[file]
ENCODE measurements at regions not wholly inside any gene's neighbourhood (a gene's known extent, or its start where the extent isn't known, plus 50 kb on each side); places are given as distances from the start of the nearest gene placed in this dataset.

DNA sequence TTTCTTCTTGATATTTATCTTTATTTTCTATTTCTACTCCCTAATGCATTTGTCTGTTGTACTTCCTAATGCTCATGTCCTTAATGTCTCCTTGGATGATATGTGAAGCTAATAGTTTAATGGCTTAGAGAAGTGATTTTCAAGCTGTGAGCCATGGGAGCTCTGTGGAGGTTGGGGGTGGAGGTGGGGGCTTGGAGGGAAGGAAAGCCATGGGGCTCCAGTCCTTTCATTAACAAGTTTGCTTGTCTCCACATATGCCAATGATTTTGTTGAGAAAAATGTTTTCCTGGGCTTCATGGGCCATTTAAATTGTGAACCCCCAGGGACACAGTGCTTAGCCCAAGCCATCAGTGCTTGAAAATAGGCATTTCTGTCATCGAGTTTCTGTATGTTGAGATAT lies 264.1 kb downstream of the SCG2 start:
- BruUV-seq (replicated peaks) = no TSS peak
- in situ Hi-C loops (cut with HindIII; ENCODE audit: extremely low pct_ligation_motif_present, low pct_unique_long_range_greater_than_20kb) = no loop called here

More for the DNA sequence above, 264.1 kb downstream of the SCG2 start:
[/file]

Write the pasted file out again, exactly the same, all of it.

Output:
ENCODE measurements at regions not wholly inside any gene's neighbourhood (a gene's known extent, or its start where the extent isn't known, plus 50 kb on each side); places are given as distances from the start of the nearest gene placed in this dataset.

DNA sequence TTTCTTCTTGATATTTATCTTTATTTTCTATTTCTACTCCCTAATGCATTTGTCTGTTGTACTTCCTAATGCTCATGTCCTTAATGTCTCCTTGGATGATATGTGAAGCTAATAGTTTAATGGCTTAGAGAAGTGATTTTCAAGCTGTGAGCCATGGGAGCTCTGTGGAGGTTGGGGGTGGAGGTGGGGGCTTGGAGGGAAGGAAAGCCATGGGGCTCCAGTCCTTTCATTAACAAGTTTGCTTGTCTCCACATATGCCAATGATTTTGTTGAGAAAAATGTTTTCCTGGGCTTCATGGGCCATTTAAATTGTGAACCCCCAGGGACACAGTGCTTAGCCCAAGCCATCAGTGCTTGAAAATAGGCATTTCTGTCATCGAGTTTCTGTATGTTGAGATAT lies 264.1 kb downstream of the SCG2 start:
- BruUV-seq (replicated peaks) = no TSS peak
- in situ Hi-C loops (cut with HindIII; ENCODE audit: extremely low pct_ligation_motif_present, low pct_unique_long_range_greater_than_20kb) = no loop called here

More for the DNA sequence above, 264.1 kb downstream of the SCG2 start: